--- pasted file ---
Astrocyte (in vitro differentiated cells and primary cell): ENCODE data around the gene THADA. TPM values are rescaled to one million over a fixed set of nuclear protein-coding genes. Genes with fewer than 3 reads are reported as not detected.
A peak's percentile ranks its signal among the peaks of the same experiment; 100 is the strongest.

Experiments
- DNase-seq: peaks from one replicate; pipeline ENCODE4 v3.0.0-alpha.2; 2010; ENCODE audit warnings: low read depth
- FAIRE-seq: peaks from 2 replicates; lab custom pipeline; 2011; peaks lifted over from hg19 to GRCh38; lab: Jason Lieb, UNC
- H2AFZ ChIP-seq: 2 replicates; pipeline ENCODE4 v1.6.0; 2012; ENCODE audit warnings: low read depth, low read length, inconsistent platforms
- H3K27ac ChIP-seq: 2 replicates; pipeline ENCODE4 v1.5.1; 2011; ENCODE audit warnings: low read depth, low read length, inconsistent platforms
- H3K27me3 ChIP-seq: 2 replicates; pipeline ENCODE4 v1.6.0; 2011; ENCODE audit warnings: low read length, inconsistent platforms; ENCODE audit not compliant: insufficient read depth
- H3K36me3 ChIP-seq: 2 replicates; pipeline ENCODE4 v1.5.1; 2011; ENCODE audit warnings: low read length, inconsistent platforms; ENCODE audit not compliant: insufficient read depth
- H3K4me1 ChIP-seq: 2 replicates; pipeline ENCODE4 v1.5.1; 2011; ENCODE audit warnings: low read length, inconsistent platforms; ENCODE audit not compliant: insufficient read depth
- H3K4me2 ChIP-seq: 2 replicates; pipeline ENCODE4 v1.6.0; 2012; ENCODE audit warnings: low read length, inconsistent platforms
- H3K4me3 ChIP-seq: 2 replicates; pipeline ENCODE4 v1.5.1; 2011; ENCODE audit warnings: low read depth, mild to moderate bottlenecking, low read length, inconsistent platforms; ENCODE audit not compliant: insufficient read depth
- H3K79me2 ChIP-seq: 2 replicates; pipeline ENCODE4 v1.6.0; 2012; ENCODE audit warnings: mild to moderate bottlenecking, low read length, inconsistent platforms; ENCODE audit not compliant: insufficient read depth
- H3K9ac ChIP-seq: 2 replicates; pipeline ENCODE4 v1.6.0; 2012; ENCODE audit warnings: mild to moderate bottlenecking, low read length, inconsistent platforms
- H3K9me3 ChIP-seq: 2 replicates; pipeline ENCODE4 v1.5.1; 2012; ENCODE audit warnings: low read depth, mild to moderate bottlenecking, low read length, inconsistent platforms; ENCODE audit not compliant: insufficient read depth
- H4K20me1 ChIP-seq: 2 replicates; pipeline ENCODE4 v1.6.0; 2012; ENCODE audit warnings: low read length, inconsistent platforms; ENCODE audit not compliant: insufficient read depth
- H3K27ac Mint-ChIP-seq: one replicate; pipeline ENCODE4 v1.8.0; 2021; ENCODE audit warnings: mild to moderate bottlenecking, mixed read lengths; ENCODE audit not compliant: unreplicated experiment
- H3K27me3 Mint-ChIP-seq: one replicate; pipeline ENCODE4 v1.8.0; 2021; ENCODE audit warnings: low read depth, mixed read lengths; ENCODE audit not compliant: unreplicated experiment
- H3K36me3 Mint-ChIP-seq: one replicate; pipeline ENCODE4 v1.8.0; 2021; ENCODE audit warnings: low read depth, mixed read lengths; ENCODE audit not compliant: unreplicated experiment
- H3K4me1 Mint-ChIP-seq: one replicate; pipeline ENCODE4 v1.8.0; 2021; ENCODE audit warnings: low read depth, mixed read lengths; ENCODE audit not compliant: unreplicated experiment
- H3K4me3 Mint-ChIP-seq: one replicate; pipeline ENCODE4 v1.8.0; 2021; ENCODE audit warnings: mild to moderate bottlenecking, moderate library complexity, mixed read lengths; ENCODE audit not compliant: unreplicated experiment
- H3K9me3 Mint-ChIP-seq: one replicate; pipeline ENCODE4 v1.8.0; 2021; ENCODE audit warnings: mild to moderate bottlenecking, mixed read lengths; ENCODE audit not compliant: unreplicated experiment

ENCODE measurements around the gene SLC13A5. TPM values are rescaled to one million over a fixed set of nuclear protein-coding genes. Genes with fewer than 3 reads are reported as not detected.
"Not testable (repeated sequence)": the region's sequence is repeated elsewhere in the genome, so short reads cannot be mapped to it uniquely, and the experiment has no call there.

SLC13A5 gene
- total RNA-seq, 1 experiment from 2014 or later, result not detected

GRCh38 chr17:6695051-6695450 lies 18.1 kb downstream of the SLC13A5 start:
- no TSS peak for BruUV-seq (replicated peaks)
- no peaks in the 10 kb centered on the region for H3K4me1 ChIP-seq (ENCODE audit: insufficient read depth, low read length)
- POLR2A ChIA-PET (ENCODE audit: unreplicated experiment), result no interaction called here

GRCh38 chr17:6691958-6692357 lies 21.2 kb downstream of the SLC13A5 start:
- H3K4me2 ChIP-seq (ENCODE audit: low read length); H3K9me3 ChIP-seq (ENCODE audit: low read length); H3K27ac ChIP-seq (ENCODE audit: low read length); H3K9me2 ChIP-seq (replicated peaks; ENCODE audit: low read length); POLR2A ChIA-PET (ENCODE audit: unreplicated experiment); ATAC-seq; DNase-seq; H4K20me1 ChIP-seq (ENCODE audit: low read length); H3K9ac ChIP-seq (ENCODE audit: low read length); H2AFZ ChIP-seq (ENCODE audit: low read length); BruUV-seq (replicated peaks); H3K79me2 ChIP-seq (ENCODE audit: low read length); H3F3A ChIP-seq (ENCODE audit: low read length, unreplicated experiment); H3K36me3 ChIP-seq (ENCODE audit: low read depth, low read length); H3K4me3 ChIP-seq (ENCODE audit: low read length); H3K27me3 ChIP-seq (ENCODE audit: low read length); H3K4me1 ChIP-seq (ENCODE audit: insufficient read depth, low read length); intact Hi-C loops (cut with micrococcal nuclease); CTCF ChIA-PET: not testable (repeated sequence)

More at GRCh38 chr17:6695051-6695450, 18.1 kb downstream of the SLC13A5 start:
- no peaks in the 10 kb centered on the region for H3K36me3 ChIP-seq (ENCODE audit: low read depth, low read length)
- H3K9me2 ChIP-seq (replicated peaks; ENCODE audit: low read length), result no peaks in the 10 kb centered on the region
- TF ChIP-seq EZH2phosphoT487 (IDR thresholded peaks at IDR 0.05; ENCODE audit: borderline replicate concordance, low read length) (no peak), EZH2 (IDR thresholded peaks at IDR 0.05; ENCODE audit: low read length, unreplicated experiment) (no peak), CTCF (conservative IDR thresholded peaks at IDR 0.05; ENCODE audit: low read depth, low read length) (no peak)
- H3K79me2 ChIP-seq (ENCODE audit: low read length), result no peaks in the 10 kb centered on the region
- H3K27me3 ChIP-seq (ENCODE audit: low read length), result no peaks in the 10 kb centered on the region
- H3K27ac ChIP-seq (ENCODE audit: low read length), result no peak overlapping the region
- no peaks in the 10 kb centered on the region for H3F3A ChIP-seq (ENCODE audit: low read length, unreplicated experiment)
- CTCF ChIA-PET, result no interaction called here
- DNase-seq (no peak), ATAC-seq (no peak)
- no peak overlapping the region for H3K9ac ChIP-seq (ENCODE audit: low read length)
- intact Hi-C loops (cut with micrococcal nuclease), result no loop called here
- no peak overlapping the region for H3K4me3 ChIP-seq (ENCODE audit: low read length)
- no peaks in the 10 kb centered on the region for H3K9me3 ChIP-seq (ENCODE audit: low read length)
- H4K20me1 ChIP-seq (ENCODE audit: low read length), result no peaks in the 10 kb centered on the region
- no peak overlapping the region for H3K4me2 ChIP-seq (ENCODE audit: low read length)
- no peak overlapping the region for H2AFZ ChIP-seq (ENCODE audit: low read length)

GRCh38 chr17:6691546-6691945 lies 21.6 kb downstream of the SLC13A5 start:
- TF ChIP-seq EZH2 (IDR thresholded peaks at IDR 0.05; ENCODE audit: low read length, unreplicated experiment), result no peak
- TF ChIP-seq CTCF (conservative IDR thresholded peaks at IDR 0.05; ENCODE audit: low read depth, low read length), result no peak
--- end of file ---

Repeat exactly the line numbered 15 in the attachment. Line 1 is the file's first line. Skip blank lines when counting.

- H3K9me3 ChIP-seq: 2 replicates; pipeline ENCODE4 v1.5.1; 2012; ENCODE audit warnings: low read depth, mild to moderate bottlenecking, low read length, inconsistent platforms; ENCODE audit not compliant: insufficient read depth